Thursday, October 20, 2005

Getting paid!

In business now for ten years, without even so much as a business course in high school or college, I've learned all my tricks the hard way. But, I haven't been "stiffed" by a client in years and I recently had an opportunity to think back on how and why that is... here is my advice for making sure it doesn't happen to you.

Use a contract. Always. Doesn't matter how cozy you feel with the new customer. A lot of soloists worry that they will seem "too hard" if they have one and I say PHOOEY... it's simply good business. Even if it says "this is what you pay, this is what you get, this is when you get it, this is when I get paid, this is what we do when we dissolve our relationship, this is what you own when we're done," get it in writing. It doesn't have to be in legalese... but everyone should read it, sign it, and expect to abide by it.

Schedule payments. Make sure it is agreed up front when you are to get paid. Define your deliverables, and stagger them according to payment. I might take payment in thirds - but the payment comes BEFORE the work I'm doing, and I will stop all work until that payment comes. Sometimes, rarely, something decides mid project to stop work and in those cases, I've had at least 50% down. It might be half of what I expected, but at least I didn't do the second half while they figured out what they wanted to do. And they didn't feel like they paid for more than they got.

Get a merchant account to process credit cards. Make it easy for people to pay you - usually people want to pay but they have their own cash flow issues. But, they're honest and would put it on a credit card if they could. I have an OUTSTANDING service I use which lets me take credit cards by phone and process online.

Pre-Approve Credit. However you do it - taking credit cards allows you to get paid up front, and to authorize (but not charge) a card in advance. So - you don't work until you have an authorized card and an understanding that you can take a check but if they stiff you, they can expect to be charged.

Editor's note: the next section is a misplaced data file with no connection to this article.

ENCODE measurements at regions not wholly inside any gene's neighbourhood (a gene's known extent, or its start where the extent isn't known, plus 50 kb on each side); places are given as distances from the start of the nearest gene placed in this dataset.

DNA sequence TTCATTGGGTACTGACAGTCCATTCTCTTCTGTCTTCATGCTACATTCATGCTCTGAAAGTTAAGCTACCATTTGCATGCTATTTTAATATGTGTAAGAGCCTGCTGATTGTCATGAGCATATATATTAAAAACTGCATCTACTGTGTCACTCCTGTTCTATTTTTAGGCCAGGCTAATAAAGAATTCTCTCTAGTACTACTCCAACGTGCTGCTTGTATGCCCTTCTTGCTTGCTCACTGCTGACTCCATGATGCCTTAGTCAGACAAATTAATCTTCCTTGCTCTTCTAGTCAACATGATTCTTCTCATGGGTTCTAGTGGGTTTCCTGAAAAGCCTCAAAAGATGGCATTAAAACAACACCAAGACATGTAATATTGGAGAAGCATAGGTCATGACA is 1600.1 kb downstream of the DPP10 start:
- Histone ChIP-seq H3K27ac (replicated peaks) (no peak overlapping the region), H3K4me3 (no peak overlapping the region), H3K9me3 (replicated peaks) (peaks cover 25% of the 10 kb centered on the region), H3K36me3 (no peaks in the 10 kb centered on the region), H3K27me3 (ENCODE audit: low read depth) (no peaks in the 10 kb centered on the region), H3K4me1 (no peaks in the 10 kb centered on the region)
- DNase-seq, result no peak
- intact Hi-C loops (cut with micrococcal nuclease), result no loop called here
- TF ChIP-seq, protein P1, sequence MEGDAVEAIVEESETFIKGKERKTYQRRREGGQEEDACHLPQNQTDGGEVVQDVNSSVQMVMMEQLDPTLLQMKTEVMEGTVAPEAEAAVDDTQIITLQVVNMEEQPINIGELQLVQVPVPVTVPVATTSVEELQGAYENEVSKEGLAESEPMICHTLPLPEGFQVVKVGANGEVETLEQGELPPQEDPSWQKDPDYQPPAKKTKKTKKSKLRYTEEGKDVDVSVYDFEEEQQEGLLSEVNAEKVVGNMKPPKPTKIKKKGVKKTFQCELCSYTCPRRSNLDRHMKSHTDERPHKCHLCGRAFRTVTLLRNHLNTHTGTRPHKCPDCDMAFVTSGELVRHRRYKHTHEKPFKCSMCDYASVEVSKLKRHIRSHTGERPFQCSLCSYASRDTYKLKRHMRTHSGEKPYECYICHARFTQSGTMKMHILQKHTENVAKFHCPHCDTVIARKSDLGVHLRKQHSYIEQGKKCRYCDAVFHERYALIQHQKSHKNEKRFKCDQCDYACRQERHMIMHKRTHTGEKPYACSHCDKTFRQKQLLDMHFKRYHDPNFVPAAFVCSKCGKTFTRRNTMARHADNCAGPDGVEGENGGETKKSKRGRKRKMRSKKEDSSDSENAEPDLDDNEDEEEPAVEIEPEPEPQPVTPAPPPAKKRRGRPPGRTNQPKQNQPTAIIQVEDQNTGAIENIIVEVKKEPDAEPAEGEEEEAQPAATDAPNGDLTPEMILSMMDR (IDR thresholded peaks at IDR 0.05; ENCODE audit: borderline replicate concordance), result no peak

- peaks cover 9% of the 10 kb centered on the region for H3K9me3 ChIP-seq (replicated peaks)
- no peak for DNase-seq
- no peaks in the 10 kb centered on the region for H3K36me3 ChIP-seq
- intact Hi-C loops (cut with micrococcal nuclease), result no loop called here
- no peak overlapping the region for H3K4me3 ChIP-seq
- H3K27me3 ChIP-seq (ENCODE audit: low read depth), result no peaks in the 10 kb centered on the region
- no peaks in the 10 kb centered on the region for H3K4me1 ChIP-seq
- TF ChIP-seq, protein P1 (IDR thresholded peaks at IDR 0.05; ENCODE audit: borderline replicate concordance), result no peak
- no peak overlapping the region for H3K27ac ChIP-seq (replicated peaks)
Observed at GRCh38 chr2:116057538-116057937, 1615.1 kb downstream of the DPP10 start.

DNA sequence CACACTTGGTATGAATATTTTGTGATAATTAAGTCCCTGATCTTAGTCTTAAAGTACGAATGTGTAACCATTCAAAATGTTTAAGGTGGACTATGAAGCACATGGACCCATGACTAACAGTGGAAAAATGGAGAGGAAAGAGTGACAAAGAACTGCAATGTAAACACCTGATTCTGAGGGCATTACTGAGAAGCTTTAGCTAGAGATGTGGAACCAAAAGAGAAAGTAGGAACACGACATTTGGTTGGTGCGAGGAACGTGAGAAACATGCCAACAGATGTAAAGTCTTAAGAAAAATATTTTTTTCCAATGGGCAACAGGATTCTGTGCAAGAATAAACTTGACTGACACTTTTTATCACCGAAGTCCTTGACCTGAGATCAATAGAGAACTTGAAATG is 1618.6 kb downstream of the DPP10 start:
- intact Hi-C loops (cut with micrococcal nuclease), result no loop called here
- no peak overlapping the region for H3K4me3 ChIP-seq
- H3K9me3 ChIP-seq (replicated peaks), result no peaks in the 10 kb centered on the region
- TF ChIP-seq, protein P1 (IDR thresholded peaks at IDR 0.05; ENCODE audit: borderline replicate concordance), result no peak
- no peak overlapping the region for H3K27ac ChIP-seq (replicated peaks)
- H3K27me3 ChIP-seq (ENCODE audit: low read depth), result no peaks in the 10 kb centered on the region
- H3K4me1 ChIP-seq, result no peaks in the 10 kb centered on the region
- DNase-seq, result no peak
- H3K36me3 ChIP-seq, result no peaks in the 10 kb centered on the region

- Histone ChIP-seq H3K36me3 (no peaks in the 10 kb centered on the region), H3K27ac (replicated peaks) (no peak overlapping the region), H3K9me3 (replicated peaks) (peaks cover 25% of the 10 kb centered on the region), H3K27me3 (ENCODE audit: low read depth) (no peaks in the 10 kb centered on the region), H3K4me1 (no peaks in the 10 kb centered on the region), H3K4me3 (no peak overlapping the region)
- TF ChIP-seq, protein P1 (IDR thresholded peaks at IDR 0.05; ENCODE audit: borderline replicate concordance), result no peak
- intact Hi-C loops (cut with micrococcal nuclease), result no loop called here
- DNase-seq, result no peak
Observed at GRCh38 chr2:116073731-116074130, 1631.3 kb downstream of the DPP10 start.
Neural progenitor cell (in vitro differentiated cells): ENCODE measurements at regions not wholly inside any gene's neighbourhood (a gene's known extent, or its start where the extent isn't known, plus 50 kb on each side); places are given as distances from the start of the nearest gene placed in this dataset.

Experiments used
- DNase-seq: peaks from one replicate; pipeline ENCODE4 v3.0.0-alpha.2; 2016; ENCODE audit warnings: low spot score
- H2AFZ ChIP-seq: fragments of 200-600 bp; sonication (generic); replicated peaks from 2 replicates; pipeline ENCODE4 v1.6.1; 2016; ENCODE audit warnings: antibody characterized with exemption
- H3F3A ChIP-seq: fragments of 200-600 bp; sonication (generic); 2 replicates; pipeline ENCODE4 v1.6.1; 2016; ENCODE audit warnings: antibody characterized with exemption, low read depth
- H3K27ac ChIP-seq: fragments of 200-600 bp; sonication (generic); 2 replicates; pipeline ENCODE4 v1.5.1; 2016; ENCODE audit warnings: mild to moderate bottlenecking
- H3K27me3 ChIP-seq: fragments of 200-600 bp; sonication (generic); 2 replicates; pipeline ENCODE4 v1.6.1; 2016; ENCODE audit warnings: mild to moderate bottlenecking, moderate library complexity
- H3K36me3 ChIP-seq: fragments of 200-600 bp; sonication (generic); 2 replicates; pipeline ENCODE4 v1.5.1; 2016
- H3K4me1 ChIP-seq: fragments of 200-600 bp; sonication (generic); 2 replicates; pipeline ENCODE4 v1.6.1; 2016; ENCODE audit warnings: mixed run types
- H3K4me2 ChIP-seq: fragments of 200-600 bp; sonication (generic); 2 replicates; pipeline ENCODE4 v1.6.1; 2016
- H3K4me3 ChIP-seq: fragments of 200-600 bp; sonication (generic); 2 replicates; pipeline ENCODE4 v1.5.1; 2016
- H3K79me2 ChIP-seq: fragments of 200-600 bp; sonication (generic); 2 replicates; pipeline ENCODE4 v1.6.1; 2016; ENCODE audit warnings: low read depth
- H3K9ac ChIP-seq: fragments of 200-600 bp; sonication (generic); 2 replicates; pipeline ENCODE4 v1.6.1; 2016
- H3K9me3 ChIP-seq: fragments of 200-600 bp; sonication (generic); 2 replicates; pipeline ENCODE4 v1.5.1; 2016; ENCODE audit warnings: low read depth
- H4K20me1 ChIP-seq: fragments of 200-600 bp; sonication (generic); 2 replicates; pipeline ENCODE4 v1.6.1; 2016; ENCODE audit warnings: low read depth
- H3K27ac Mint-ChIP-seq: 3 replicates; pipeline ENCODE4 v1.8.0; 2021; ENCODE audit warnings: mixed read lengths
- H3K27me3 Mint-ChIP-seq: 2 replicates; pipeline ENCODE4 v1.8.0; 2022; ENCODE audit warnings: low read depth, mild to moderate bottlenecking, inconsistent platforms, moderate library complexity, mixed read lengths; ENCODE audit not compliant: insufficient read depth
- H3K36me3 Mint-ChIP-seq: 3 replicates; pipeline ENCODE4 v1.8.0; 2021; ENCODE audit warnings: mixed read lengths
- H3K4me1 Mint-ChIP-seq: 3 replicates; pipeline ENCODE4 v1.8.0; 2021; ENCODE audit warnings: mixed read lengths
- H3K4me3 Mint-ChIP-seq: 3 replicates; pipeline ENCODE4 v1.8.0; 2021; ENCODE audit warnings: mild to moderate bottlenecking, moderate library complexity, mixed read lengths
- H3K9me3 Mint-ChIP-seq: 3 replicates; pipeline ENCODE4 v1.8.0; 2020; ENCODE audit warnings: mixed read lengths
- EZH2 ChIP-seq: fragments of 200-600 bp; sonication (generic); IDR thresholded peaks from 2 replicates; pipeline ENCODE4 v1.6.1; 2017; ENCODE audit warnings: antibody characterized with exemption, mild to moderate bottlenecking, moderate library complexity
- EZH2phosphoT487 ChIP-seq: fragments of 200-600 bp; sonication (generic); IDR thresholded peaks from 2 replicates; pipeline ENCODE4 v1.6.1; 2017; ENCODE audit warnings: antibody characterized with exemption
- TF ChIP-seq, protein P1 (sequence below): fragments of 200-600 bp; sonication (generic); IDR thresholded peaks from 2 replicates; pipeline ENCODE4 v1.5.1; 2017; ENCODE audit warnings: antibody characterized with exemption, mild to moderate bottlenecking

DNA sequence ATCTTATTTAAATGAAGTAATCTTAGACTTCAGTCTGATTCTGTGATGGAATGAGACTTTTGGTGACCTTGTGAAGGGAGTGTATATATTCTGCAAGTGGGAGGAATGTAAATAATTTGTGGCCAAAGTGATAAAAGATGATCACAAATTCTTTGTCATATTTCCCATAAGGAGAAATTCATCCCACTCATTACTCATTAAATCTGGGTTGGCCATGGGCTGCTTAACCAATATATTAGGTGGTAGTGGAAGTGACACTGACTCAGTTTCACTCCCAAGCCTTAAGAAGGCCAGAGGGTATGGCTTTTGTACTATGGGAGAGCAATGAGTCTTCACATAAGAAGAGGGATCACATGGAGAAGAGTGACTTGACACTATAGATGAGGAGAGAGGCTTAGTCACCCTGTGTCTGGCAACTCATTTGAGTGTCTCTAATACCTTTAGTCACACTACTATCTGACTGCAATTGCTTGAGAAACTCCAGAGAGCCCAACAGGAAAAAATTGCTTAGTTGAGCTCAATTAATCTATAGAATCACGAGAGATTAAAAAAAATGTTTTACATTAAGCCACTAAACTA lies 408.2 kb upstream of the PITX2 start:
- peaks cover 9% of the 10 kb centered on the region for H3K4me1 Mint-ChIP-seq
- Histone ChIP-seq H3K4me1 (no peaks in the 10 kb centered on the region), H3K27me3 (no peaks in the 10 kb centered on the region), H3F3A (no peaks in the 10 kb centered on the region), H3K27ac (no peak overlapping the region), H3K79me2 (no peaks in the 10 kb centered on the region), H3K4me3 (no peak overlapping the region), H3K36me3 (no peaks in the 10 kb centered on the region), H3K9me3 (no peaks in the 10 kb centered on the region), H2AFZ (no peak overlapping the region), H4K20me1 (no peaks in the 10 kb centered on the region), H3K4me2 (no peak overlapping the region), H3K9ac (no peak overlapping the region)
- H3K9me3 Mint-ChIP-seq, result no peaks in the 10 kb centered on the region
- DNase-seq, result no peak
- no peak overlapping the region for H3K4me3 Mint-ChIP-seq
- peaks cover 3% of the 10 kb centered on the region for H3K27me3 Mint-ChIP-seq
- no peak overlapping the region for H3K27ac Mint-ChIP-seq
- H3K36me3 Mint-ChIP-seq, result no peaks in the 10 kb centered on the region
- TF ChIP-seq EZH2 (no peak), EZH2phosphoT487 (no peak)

Incentivize people to pay you FIRST. For example, I offer a ten percent discount on any design project over $1,000 which pays
in full with the contract. You might consider something similar. Package services so that it makes sense for people to pay up front. People LOVE a discount - and it could be the best thing you ever do for your cash flow.

All of this requires a tremendous amount of trust. How do you create that? Well, everything you do in business builds your reputation, certainly. Having top notch testimonials on your marketing material helps reassure people. I take it a step further and invite prospects to contact anyone on my web site portfolio directly if they wish. That way, they can be sure it's not staged and authentic.

On occasion, I do work for proven, long term clients without money up front and I've never been disappointed. I have found, that having such solid rules of engagement as I've described is a top notch way to weed out the people who are a bad bet in the first place.

Since implementing all of these strategies, I've never needed a collection agent beyond the first few years I floundered around learning all these things :) So, keep that cash flowing... the future success of your business depends on it.